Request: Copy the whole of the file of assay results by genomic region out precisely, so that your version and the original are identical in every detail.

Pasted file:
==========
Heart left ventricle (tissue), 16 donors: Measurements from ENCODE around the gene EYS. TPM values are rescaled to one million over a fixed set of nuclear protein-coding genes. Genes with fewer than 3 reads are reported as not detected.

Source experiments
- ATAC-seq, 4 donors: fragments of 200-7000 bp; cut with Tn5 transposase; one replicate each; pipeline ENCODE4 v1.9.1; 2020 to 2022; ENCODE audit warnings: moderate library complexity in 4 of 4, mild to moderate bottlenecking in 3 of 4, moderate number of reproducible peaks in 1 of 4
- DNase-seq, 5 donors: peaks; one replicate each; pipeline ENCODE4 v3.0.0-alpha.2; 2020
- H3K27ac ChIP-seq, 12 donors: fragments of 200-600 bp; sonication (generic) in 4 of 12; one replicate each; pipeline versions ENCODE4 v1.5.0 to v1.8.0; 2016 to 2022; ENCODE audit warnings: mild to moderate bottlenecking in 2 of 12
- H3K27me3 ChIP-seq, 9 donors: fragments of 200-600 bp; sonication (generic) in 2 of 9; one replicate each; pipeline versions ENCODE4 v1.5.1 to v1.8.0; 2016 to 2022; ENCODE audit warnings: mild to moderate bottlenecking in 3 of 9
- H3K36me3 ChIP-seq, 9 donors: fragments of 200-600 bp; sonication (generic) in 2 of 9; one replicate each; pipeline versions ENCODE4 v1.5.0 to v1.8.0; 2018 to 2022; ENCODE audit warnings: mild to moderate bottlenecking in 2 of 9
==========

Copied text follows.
Heart left ventricle (tissue), 16 donors: Measurements from ENCODE around the gene EYS. TPM values are rescaled to one million over a fixed set of nuclear protein-coding genes. Genes with fewer than 3 reads are reported as not detected.

Source experiments
- ATAC-seq, 4 donors: fragments of 200-7000 bp; cut with Tn5 transposase; one replicate each; pipeline ENCODE4 v1.9.1; 2020 to 2022; ENCODE audit warnings: moderate library complexity in 4 of 4, mild to moderate bottlenecking in 3 of 4, moderate number of reproducible peaks in 1 of 4
- DNase-seq, 5 donors: peaks; one replicate each; pipeline ENCODE4 v3.0.0-alpha.2; 2020
- H3K27ac ChIP-seq, 12 donors: fragments of 200-600 bp; sonication (generic) in 4 of 12; one replicate each; pipeline versions ENCODE4 v1.5.0 to v1.8.0; 2016 to 2022; ENCODE audit warnings: mild to moderate bottlenecking in 2 of 12
- H3K27me3 ChIP-seq, 9 donors: fragments of 200-600 bp; sonication (generic) in 2 of 9; one replicate each; pipeline versions ENCODE4 v1.5.1 to v1.8.0; 2016 to 2022; ENCODE audit warnings: mild to moderate bottlenecking in 3 of 9
- H3K36me3 ChIP-seq, 9 donors: fragments of 200-600 bp; sonication (generic) in 2 of 9; one replicate each; pipeline versions ENCODE4 v1.5.0 to v1.8.0; 2018 to 2022; ENCODE audit warnings: mild to moderate bottlenecking in 2 of 9